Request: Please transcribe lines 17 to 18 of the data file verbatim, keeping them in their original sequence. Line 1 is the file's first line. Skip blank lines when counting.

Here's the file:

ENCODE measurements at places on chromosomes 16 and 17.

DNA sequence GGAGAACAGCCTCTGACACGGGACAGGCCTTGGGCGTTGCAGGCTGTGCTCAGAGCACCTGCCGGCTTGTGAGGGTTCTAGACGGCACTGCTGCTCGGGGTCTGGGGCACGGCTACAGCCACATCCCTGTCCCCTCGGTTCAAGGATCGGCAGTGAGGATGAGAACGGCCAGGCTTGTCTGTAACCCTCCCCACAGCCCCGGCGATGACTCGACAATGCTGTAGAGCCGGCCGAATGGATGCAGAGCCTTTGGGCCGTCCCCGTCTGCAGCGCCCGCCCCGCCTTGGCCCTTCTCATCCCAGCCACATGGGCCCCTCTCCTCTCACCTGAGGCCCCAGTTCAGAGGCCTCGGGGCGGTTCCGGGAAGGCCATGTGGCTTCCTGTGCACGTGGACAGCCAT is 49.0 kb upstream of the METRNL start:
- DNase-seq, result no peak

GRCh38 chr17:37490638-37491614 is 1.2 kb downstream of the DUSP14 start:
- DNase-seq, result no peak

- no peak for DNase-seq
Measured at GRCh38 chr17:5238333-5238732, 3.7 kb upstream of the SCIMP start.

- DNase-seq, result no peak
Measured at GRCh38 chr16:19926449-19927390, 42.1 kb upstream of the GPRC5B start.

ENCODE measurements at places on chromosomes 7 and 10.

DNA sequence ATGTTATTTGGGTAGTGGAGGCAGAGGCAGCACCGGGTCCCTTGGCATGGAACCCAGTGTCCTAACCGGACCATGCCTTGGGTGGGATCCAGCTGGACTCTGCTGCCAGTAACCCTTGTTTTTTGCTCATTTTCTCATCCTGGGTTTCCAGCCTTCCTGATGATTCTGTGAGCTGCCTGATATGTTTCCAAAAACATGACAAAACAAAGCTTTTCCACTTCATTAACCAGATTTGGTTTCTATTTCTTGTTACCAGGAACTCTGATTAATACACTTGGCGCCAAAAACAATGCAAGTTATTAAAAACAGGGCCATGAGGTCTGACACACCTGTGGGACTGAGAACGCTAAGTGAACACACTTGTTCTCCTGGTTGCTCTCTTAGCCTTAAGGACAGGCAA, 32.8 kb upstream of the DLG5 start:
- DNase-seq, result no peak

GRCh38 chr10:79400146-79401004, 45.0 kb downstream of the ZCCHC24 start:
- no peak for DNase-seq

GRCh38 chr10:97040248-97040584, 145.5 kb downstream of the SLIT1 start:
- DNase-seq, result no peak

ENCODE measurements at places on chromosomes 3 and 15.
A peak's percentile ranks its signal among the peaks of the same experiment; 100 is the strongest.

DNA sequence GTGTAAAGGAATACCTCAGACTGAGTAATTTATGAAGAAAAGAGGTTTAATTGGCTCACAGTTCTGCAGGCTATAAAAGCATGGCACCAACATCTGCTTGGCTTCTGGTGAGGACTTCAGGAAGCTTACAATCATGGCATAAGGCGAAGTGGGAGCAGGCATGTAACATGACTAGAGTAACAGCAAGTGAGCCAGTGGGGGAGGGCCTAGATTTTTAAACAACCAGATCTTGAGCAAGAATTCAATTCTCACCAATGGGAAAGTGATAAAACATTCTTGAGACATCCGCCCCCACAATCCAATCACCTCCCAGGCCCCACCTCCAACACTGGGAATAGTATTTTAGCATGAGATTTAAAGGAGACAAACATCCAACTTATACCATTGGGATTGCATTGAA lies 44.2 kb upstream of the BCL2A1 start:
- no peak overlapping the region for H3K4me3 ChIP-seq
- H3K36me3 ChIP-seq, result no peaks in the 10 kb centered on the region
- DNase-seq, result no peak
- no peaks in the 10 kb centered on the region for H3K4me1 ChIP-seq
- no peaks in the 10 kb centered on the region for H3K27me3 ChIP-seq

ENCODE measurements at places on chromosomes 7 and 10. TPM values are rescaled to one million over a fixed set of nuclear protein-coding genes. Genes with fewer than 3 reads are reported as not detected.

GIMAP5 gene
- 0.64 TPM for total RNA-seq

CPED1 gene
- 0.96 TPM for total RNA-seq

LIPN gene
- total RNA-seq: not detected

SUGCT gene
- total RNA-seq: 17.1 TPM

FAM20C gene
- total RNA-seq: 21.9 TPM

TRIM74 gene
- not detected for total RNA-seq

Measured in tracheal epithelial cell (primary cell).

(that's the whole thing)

ENCODE measurements at places on chromosomes 3 and 15.
A peak's percentile ranks its signal among the peaks of the same experiment; 100 is the strongest.